Dr Marcel Huijser is a lead researcher in road ecology at the Western Transportation Institute at Montana State University, USA, where he leads a range of road and wildlife related projects for state and federal governments, counties, foundations, and other funders. He was the lead scientist on the 15-year long US Highway 93 wildlife mitigation project, which was a 90km long highway duplication project that dissected important natural habitats, agricultural land, and small villages on the Flathead Indian Reservation.
Marcel is recognised internationally for his work on the development and testing of animal detection systems that alert drivers to the presence of large mammals along highways, having conducted trials in Yellowstone National Park, California, Colorado, Idaho, Montana, and Pennsylvania. Marcel and colleagues at WTI have undertaken a number of commissioned reports for the national US government on measures aimed at reducing wildlife-vehicle collisions and at mitigating the barrier effects of transportation infrastructure.
Marcel is also a visiting professor at the University of São Paulo in Brazil where he has been teaching road ecology on a regular basis since 2014 and collaborating on a diverse suite of road-impact and mitigation studies. Some of these Brazilian projects include quantifying roadkill along the toll roads in São Paulo State, the development of a Brazilian animal detection system, and the evaluation of wildlife mitigation measures along the road through Carlos Botelho State Park that hosts one of the largest remaining fragments of Atlantic forest in Southern Brazil with threatened and endangered species such as the jaguar, southern muriqui and South American tapir.
Marcel’s Ph.D. (2000) was on hedgehog road mortality and mitigation strategies in The Netherlands, in collaboration with the Dutch Society for the Study and Conservation of Mammals. In his spare time and professionally, Marcel writes a blog of road ecology photos. His photo website probably hosts the largest collection of road ecology images in the world.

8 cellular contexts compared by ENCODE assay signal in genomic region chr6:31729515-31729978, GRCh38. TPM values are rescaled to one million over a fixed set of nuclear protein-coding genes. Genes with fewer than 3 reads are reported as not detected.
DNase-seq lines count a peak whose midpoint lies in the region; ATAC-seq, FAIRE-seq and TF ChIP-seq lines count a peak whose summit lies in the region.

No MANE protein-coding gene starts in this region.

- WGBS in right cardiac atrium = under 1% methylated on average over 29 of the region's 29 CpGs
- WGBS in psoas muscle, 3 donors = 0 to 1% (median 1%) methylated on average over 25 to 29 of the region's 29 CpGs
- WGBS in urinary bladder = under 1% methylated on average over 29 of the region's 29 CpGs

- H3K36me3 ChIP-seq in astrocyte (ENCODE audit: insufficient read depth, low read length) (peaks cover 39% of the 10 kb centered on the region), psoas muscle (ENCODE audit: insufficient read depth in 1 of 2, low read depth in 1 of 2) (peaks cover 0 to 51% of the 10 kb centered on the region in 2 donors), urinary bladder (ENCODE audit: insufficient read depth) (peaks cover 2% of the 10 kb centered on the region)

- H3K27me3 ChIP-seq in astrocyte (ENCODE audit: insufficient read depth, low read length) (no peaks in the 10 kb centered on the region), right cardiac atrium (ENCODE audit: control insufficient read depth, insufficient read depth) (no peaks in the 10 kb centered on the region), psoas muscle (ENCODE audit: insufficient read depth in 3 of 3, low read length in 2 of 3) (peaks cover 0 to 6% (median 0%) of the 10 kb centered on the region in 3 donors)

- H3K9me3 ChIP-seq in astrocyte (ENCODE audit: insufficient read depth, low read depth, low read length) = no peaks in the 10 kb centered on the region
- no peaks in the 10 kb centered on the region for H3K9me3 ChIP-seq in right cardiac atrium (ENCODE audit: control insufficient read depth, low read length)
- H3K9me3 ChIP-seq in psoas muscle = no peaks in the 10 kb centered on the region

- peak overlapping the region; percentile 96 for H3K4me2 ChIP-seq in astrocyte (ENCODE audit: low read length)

Kirsten Parris is an Associate Professor of Urban Ecology in the School of Ecosystem and Forest Sciences at The University of Melbourne, and the Deputy Leader of the National Environmental Science Program (NESP) Hub for Clean Air and Urban Landscapes (CAUL).
She has a deep affinity with frogs, and research interests that span urban ecology, conservation biology, animal behaviour, field survey methods and ecological ethics. In 2016, she published Ecology of Urban Environments (Wiley Blackwell), a text book for upper-level undergraduate and Masters students that provides an accessible introduction to urban ecology, using existing ecological theory to identify generalities in the complexity of urban environments.
Kirsten’s current research projects focus on the impacts of urban noise on acoustic communication in birds and frogs; the ecological costs and benefits of artificial wetlands in urban landscapes; community ecology in cities; and practical ways in which humans can better share the urban environment with other species. She also enjoys science communication including stand-up science comedy.
You can read more about her research at kirstenparris.com.